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  29.  18
    Triptychs, Eternity and the Spirituality of the Body.D. C. Ambrose - 2009 - Deleuze Studies 3 (2):259-273.
    This paper develops a detailed reading of Deleuze's philosophical study of Bacon's triptychs in Francis Bacon: The Logic of Sensation. It examines his claims regarding their apparent non-narrative status, and explores the capacity of the triptychs to embody and express a spiritual sensation of the eternity of time.
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  30.  90
    Time, Eternity, and Trinity.Wolfgang Achtner - 2009 - Neue Zeitschrift für Systematicsche Theologie Und Religionsphilosophie 51 (3):268-288.
    This paper addresses three issues. In the first part the relation between consciousness and time is being discussed as it developed in the history of philosophy and theology. This covers Plato, Plotinus and St. Augustine. It continues in the second part to describe that time is being perceived in the mystical consciousness as eternity which means in this context timelessness. Examples from world religions are offered. The question is asked if this eternity in mystical experience can be understood (...)
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  31.  2
    Divine Eternity as Timeless Perfection.Edmund Runggaldier - 2016 - European Journal for Philosophy of Religion 8 (2):169--182.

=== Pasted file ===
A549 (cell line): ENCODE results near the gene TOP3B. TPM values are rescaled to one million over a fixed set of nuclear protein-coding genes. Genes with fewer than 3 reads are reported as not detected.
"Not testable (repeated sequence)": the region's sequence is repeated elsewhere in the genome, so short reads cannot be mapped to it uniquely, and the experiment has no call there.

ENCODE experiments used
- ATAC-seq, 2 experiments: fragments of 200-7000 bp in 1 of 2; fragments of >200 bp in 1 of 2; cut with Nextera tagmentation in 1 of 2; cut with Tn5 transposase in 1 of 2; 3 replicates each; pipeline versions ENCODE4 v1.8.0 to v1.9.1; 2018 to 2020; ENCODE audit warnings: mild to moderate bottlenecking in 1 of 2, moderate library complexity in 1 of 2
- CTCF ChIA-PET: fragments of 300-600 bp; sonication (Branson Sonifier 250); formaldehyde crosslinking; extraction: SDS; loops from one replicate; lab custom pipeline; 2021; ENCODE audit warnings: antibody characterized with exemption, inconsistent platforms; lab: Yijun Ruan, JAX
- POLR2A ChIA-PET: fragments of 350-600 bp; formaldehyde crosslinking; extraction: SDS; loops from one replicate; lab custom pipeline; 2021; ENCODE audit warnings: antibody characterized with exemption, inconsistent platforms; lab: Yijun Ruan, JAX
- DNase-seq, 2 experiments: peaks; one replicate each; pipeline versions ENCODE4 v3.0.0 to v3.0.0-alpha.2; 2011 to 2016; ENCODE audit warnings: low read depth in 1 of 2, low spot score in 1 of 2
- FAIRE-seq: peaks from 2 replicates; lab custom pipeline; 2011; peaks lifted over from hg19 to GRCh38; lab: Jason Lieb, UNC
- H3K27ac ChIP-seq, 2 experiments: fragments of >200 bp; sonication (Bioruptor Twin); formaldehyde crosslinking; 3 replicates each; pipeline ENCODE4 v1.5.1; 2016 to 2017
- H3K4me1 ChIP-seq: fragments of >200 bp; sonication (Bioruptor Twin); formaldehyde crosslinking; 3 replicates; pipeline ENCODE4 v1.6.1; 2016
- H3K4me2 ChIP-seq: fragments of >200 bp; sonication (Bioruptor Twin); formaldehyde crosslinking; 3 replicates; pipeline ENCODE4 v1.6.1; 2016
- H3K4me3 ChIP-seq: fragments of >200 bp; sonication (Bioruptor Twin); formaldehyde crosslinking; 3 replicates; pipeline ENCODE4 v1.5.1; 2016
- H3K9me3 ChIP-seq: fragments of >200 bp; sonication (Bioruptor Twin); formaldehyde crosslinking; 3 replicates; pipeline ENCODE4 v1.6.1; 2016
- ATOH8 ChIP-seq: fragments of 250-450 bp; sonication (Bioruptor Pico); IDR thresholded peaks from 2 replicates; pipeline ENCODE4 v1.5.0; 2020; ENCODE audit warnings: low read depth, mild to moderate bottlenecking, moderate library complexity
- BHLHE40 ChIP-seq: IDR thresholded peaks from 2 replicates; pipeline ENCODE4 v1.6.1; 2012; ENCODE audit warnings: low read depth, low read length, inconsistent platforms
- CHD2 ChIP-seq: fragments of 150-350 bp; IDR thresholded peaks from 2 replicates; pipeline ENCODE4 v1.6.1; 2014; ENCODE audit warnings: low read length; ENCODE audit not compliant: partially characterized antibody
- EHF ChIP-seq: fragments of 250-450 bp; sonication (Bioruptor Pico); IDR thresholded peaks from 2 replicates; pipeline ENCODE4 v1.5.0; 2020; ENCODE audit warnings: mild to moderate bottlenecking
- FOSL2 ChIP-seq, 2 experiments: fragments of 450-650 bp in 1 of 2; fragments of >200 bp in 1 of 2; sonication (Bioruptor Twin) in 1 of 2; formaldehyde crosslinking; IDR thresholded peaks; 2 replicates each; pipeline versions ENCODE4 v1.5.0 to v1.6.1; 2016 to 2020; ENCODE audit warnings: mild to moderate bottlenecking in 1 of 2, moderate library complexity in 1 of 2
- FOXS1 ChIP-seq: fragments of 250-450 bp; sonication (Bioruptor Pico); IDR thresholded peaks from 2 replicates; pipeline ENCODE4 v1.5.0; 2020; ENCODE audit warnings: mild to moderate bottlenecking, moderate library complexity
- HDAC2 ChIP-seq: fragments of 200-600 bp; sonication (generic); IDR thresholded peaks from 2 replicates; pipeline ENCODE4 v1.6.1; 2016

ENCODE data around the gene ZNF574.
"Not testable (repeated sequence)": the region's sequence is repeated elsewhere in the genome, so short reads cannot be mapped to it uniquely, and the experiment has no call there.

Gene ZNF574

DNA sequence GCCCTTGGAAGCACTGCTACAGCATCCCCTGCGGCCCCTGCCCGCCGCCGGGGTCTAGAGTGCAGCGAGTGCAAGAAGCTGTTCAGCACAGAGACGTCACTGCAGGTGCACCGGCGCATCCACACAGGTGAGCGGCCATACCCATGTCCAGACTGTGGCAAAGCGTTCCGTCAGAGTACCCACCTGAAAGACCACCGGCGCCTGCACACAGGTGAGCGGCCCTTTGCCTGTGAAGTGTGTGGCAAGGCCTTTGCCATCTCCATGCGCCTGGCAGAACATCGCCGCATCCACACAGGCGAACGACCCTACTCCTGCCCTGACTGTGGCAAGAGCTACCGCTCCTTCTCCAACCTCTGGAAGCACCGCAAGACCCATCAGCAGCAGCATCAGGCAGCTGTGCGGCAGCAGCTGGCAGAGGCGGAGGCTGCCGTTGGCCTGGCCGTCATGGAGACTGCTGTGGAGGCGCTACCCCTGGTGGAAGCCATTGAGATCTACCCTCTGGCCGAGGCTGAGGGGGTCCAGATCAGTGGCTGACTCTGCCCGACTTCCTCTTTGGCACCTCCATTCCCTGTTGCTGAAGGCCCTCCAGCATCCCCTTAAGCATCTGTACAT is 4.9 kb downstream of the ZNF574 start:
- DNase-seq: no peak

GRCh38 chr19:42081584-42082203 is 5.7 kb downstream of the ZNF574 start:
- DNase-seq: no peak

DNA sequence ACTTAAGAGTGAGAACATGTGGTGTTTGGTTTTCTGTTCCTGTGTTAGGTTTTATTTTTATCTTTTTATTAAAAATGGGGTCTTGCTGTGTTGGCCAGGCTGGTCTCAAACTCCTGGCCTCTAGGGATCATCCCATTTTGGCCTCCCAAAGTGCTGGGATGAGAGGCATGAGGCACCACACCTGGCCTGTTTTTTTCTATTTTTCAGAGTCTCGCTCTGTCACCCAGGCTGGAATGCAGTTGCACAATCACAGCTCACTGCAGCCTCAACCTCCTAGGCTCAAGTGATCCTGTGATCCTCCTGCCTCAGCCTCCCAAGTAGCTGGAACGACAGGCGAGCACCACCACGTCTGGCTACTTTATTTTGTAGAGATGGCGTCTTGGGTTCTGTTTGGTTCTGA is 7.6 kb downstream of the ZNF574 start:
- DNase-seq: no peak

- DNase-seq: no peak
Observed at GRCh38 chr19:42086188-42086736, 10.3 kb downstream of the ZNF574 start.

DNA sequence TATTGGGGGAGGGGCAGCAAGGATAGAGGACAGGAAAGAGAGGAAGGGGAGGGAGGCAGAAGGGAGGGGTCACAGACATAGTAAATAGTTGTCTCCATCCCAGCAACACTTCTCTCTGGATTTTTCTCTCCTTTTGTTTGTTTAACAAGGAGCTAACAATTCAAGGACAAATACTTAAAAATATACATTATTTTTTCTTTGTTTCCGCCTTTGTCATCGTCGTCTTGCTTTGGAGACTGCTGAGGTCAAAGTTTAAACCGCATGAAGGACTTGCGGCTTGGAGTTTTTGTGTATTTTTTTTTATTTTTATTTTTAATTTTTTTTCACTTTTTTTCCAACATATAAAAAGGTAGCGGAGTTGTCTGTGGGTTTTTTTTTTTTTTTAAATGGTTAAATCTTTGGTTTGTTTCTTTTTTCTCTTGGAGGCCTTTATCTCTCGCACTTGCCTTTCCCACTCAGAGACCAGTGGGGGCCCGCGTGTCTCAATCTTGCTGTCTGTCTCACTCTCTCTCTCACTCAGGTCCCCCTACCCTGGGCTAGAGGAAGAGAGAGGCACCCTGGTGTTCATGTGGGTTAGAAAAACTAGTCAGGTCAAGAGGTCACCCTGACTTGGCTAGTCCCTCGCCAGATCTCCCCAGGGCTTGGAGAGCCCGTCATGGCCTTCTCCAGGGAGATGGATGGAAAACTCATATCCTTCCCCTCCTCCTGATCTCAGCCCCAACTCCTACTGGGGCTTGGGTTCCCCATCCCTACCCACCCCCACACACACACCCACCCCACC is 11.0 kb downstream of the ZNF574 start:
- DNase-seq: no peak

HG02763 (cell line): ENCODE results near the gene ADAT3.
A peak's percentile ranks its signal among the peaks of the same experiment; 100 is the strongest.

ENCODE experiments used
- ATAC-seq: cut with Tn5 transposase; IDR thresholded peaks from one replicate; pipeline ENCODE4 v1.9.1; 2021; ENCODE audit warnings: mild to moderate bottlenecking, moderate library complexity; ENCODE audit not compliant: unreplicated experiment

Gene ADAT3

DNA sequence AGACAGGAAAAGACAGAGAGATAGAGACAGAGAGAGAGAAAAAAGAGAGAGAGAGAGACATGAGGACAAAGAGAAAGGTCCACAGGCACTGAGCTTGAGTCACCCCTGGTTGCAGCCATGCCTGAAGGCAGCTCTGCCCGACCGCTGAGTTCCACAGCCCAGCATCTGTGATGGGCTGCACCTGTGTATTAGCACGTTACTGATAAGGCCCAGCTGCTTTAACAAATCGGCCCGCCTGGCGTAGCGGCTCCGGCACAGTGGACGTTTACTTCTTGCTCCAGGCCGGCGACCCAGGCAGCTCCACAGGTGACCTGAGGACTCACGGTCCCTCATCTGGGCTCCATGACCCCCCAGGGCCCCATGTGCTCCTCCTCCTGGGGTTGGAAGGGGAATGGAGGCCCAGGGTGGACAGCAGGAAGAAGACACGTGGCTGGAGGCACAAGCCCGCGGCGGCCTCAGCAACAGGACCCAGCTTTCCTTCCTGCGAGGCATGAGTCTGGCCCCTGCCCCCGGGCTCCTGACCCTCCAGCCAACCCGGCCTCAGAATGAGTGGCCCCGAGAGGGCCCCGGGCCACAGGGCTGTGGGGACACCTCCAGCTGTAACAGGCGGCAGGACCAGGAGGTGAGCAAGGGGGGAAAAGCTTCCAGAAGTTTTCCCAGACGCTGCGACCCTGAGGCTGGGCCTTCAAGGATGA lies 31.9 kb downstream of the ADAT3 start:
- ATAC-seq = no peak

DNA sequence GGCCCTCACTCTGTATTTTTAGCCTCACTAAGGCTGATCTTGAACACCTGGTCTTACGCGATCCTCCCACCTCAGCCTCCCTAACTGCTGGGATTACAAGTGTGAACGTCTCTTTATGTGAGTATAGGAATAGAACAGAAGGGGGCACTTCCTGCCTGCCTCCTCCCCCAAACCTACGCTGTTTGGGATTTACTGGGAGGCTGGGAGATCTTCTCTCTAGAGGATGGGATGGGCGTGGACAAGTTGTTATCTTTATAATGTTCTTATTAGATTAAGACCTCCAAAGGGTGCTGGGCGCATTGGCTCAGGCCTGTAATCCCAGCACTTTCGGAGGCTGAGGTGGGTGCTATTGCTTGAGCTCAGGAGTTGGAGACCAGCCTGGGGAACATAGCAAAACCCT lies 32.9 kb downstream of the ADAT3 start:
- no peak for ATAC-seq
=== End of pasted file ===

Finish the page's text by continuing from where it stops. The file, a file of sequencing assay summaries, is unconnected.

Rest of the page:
Should we interpret God’s eternity as mere everlastingness or as timelessness? We are still confronted with an ongoing debate between the two positions. That God is timeless or completely outside time might be called ”the classical view of divine eternity’. But this view can be interpreted in various ways. In reverting to some of Aquinas’ texts I want to focus on the account of God’s timelessness as a perfection. In trying to defend this view I will not offer (...)
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  32. Time, Duration and Eternity in Spinoza.Bruce Baugh - 2010 - Comparative and Continental Philosophy 2 (2):211-233.
    I use Jonathan Bennett’s, Gilles Deleuze’s and Pierre Macherey’s interpretations of Spinoza to extract a theory of time and duration from Spinoza. I argue that although time can be considered a product of the imagination, duration is a real property of existing things and corresponds to their essence, taking essence (as Deleuze does) as a degree of power of existing. The article then explores the relations among time, duration, essence and eternity, arguing against the idea that Spinoza’s essences or (...)
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  33. Time and Eternity: Hymnic, Biblical, Scientific, and Theological Views.John R. Albright - 2009 - Zygon 44 (4):989-996.
    The book Time and Eternity , the English version of Zeit und Ewigkeit , by Antje Jackelén, contains scientific and theological treatments of these two topics, starting with the usage of such ideas in German, Swedish, and English hymns. This essay describes her work and explains how the scientific ideas provide a coherent framework for understanding the place of time.
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  34.  50
    Al-Fārābī's Lost Treatise on Changing Beings and the Possibility of a Demonstration of the Eternity of the World.Marwan Rashed - 2008 - Arabic Sciences and Philosophy 18 (1):19-58.